14. A motorcycle as set forth in claim 8 wherein the reflective valve means comprises a poppet type valve.
15. A motorcycle as set forth in claim 1 wherein the exhaust pipes enter the expansion chamber through opposite sides thereof and each extend transversely into the expansion chamber from the side through which they enter.
16. A motorcycle as set forth in claim 15 wherein the exhaust pipes end within the expansion chamber at the same transverse location.
17. A motorcycle as set forth in claim 16 further including reflective valve means cooperable with the exhaust pipe ends for changing the effective reflective area thereof.
18. A motorcycle as set forth in claim 17 wherein the reflective valve means comprises a common valve element.
19. A motorcycle as set forth in claim 17 wherein the reflective valve means for the exhaust pipes are supported upon a common rotatable shaft.
20. A motorcycle as set forth in claim 1 wherein the other of the exhaust pipes enters the expansion chamber at a point spaced transversely from the sides thereof.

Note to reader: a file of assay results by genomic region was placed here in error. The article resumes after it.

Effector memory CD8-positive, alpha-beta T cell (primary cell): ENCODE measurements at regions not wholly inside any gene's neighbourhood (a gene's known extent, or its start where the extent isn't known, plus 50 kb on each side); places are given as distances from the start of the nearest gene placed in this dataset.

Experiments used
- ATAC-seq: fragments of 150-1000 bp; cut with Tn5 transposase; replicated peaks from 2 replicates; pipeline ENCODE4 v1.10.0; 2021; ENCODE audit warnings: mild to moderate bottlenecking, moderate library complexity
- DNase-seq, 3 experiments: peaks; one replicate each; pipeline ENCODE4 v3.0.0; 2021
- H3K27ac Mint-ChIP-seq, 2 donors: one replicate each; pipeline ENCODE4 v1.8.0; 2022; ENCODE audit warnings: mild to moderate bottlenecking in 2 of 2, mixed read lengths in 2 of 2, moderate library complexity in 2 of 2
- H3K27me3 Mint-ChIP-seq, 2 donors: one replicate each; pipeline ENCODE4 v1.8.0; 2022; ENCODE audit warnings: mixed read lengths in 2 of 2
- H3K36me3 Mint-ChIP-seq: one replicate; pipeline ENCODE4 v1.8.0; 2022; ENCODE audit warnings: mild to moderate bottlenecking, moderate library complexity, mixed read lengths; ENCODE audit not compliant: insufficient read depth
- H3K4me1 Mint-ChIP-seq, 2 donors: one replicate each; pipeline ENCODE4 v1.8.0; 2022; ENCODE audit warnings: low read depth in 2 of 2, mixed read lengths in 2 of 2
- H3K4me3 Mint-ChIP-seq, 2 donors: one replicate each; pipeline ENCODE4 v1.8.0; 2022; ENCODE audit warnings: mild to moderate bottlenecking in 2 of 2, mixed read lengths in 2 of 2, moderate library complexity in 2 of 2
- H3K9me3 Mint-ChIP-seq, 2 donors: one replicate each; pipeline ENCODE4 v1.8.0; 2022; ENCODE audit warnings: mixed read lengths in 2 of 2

21. A motorcycle as set forth in claim 20 wherein the exhaust pipe ends terminate adjacent each other within the expansion chamber.
22. A motorcycle as set forth in claim 21 further including reflective valve means cooperating with the ends of the exhaust pipes within the expansion chamber for changing the effective reflective area thereof.
23. A motorcycle having an internal combustion engine having an exhaust port and an exhaust pipe for conveying exhaust gases from said exhaust port downwardly and to the rear of said engine, an expansion chamber positioned beneath and to the rear of said engine and extending transversely of said motorcycle, the portion of said exhaust pipe that extends into said expansion chamber extending transversely relative to the motorcycle and terminating within said expansion chamber, and a reflective valve means contained within said expansion chamber for controlling the effective reflective area of said exhaust pipe.